Monday, January 03, 2011

Relevant Radio and the Liturgical Year

I'm on Relevant Radio's Morning Air show today (Monday, January 3rd, 7:30 a.m. central time.) We're chatting about the liturgical year so I wanted to pull together a few of the many wonderful resources that are available to help us observe and celebrate:

  • A Continual Feast, the book (by Evelyn Birge Vitz) and the blog (a family affai

Observing the liturgical year doesn't have to be complicated or intimidating. Sometimes links such as the above sites and books can be overwhelming if you're just dipping into such efforts.  We have worked our way slowly into many of our observances, incorporating things that we like, discarding what we don't, hanging onto activities and ideas that work for us. But some things will always be beyond my desire and/or capability, and that's fine, too. Choosing what's doable for your family is key. Sometimes what's doable is a sumptuous feast. Other times, it's as simple as a candy bar, a prayer or reading a short bio on a child's saint/name day.

Happy Tenth Day of Christmas!

(Image thanks to 

P.S. Jennifer, in the comments, mentioned Women for Faith & Family, another great resource. My list above is just a sprinkling, off the top of my head -- feel free to mention your own favorite resources in the comments!


Jennifer Gregory Miller said...

Oh, wish I could listen! I cannot make that radio program work on my computer!

Thanks for the tip about the Continual Feast blog -- I didn't know about that!

Women for Faith and Family is another terrific resource.

Karen E. said...

Oh, yes, Jennifer, thanks! I forgot to list them but I do often turn to that resource. They're terrific.

And so is your blog -- I don't think I'd even heard the word "feria" prior to reading your blog! :)

Katie said...

I have a question and it does not really have to do with this particular post. However, I would like to ask a "reliable" person - you!! I perhaps will visit with my priest as well.
Anyway, I read the book Hungry Souls, about purgatory. I know a holy fear of God is healthy, but this book is quite chilling. My concern is about the children and purgatory. I am sure you are familiar with Fatima and Our Lady says 'Amelia" will be in purgatory until the end of the world. I just wondered if you would have any "uplifting" thoughts about this.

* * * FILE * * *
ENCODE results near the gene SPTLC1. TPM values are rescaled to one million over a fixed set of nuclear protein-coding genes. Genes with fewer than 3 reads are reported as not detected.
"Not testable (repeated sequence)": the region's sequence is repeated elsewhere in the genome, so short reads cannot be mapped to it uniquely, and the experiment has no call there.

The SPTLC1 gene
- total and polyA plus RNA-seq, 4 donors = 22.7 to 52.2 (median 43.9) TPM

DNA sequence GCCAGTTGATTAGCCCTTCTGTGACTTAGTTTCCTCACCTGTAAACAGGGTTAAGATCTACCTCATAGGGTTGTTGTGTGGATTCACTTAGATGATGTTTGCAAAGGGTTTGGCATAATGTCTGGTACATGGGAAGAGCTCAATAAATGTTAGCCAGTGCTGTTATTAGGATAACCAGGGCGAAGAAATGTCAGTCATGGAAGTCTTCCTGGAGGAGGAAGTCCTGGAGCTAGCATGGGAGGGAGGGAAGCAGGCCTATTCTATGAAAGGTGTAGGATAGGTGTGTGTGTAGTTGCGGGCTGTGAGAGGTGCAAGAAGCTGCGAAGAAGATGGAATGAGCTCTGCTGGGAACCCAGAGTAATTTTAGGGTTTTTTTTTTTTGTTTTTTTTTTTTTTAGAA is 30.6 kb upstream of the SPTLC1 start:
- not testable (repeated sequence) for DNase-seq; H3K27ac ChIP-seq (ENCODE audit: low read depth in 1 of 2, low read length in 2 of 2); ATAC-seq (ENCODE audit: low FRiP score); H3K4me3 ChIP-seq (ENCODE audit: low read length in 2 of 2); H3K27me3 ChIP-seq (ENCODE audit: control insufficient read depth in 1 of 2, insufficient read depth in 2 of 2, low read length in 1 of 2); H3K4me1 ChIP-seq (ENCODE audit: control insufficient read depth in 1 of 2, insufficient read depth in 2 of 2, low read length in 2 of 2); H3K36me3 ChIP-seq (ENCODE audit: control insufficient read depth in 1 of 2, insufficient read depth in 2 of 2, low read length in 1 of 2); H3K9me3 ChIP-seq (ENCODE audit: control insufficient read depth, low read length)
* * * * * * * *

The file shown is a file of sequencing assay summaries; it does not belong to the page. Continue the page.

The book has also made me realize I should be praying for the poor souls. And if we can pray for them to go to Heaven, then my thought goes to this poor 'Amelia' again from Fatima and I think can we not pray for her to get to Heaven sooner than the end of the world?

I have so many questions on this topic. I have always "believed" in purgatory, I just did not realize the true stories from the souls that are there, especially hearing that young children must spend time in what must be a very unpleasant place. Now, I fear for my own children, which I am not sure is healthy or not. I know Saint Padre Pio tells us to 'pray, trust, and don't worry' - but it is hard now that I have read that book!
So, no pressure or anything!
But if you would ever put together thoughts/posts on this I would be very interested to read what you have to say!
Oh, one more thought I have is in raising our families Catholic, which I feel so blessed to be able to do, but I cannot help but wonder if non Catholics get "a pass" (for lack of better words) on things like, missing mass, that is not a mortal sin for them, but for my children it will be and so with Catholic "higher morals/values" than someone else are we more apt to have more time in purgatory since we "know better"?

I am so sorry to put all this on you, please do not feel obligated to write on all this, but if you do, I will read it!!!

Karen E. said...

Oh, dear, I meant to respond to this last week and then that icky sickness set in and I lost track of everything. :/

Anyway, I definitely think you should talk to your priest about your concerns. I am not an expert in any way, and can share only my personal approach to the subject.

I have read conflicting reports about the age of Amelia -- some say she was 16 or 18 and may have been in mortal sin, but I don't really know enough about that and don't want to further speculate other than to say I agree with you that we can include in our prayers for all the souls in purgatory.

My other thought is just that I don't think the Lord wants us to needlessly worry, but rather to be faithful and vigilant and trusting.

We pray during Holy Mass to be "protected from all anxiety" ... I think that if we do all we can to stay close to the Lord and close to His sacraments, then we can only trust that in His mercy our purgatory will be just the right amount of cleansing each of us needs, as He sees fit.

On your last point, I think that, again, yes, we are responsible to give God our best, but it's ultimately up to Him to decide our level of culpability for our failings. Trust in His mercy, and stick with Padre Pio's excellent advice, to pray, hope and don't worry! :)

I don't know if that helps at all?